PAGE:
First Steps to First Grade: A Guest Post

I am so excited to share a wonderful guest post with you today!  One of my favorite bloggers Sheila Petruccelli from the Sure as the World is here to share with you her ideas for stepping gently into first grade.  :)

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Thanks so much to Kelly for inviting me to guest post at Lavender's Blue Homeschool! I have been homeschooling with Waldorf for four years now, and even though it becomes easier every year, there is always something to learn. It is hard not to be overwhelmed some days, but I have found that going slowly and building a solid foundation serves me well. Nowhere is this advice better applied than starting out in grade one. I remember the pressure to "get it right" from the beginning to be almost paralyzing. However, with a little perspective and a lot of humble pie (ahem . . . ), I have put together some things I found most helpful in the early grades. I'm calling them First Steps for First Grade. (You can also find a supplemental page on my blog with more information about homeschooling grade one with Waldorf-inspired methods, including detailed block summaries for the whole year.)


Take a walk every day: This is a great way to start the day. Getting outside every day in every kind of weather anchors a daily rhythm and gets everyone's energy flowing.


Dedicate some time for main lesson: A Waldorf-inspired first grade is really just a continuation of the kindergarten years with the addition of a dedicated main lesson time. I think slow and steady is the name of the game here. Start with 20 minutes after a walk. By the end of the year, most first graders can sit for an hour of main lesson time. Most. With my boys, one could and one couldn't. Think about temperament, learning style and age. Also take into account everything you do all day long - learning doesn't only happen at a desk.

Knit a little: If you learn only one handwork skill throughout your whole homeschooling adventure, learn to knit. Casting on, knitting in garter stitch, and casting off will take you far. Think scarves, dollie blankets, pot holders, coasters, little kites. Add a couple of hand-sewn stitches and some stuffing and the squares become cute little animals. Knitting is relatively inexpensive, easy to master and portable.

Read in the afternoon: If you get a basket, put some really good books in it, and read to your children every afternoon, you are doing something great. First graders are ready for longer and more involved tales than they were in kindergarten, so fill them with stories! Some of our favorite read-alouds for first grade were Little House in the Big Woods by Laura Ingalls Wilder, The Tales of Tiptoes Lightly by Reg Down, A Donsy of Gnomes by Sieglinde de Francesca, Raggedy Ann and Raggedy Andy by Johnny Gruelle, Pelle’s New Suitby Elsa Beskow, Mountain Born by Elizabeth Yates and The Wise Enchanter by Shelley Davidow.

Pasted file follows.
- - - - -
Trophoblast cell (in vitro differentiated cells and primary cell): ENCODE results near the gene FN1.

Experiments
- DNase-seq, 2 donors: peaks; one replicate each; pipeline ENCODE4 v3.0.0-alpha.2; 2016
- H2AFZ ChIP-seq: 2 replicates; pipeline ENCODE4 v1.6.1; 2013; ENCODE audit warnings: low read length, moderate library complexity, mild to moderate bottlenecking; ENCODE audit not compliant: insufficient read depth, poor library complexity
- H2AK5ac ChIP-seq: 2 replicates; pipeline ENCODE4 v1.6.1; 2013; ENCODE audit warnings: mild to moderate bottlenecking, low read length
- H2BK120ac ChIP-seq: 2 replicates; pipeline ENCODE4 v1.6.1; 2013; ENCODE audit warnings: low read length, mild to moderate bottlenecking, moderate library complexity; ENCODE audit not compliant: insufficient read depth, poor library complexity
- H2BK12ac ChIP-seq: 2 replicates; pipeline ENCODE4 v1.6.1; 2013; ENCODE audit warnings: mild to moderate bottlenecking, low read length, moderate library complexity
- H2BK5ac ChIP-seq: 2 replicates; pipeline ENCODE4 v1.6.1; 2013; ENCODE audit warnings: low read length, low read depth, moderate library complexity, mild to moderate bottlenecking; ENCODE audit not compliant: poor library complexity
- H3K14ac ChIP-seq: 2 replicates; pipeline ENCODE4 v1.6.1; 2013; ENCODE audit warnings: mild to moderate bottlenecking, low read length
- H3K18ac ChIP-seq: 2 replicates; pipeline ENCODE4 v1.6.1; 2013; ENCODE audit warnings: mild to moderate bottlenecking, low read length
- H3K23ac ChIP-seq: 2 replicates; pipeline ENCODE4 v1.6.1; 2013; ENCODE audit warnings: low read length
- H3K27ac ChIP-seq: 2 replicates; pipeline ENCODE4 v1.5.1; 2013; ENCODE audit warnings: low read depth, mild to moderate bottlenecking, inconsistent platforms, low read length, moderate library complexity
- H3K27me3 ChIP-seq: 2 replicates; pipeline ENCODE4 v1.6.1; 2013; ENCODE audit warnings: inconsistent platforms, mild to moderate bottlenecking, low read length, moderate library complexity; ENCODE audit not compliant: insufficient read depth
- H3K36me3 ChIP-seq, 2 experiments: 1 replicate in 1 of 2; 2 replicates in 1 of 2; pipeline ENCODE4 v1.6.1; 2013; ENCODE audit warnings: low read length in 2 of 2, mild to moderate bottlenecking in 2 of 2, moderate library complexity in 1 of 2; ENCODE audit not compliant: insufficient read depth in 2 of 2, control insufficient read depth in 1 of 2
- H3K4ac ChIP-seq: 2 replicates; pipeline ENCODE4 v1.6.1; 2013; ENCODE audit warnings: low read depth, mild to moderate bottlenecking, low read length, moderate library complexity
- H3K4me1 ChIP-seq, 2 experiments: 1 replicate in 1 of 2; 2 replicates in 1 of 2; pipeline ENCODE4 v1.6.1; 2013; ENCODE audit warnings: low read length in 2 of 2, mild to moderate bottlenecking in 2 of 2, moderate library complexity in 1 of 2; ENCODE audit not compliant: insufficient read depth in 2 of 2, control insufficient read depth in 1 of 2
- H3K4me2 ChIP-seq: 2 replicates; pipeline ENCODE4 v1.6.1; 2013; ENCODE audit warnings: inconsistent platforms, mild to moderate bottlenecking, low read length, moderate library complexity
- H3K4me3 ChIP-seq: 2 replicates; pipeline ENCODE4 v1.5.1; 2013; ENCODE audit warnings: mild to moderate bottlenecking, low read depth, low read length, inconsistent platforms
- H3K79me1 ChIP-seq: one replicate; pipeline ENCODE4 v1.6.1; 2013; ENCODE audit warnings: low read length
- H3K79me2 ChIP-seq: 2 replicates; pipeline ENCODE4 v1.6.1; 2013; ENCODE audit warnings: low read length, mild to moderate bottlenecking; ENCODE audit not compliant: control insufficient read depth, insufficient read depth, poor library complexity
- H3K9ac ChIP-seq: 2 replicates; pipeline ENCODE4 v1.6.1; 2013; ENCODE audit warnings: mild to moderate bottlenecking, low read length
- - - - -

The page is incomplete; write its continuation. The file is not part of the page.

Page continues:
Commit to your own inner work practice: Planning, teaching, organizing, cooking, cleaning, singing, painting . . . dancing backwards in high heels, lol (does anyone wear high heels anymore?!) . . . it takes a lot of energy, a ton of patience and a whole lot of love. Finding a window of time for yourself to get quiet every day helps to cultivate an inner stillness I find invaluable to be able to do this every day. Find what works for you. Is it getting up early and meditating? Is it taking a hot bath after everyone's in bed? Is it a hard run around the block in the middle of the day? Usually this window of time doesn't magically appear (or if it does, can someone tell me the secret?). Ask for help.

Have perspective: For me, the most overwhelming part when I first began homeschooling was the pressure to choose a curriculum. The options are varied and can be expensive. I had the expectation if I just had that complete curriculum delivered to my door, it would be smooth sailing. I would open the book to page 1 and we would begin. Presto! Instant homeschooling with Waldorf! Although I do still use parts of different curricula for planning our year, I don't rely on one provider for all the answers. You know your child best. Trust that part of you that led you to Waldorf in the first place. It will not lead you astray.

A homeschooling day is hard to craft and hard to explain - it doesn't fit into any kind of neat box. You will find your own rhythm unique to your own family. And unfortunately - or maybe fortunately - that ideal picture we all have in our heads never actually materializes. But what I can tell you - four years in - that what does materialize is even better, because it is something you will create together. How you choose to integrate Waldorf-inspired methods into your home and your homeschooling will be a journey you won't forget. Remember to enjoy the ride.

Sheila Petruccelli is a homeschooler, homemaker and homebody at heart. She believes a fancy pair of cowboy boots is just about as good as a superhero cape, even though her husband, two boys, their dog and the old farmhouse in which they live frequently test the limits of her theory. She blogs about her days at

Now it's your turn:

I hope you'll also share this post with your friends who are just starting first grade this fall and go visit Sheila on her blog.  It is such an amazing resource for getting organized, inspired, and relaxed about Waldorf-inspired homeschooling....

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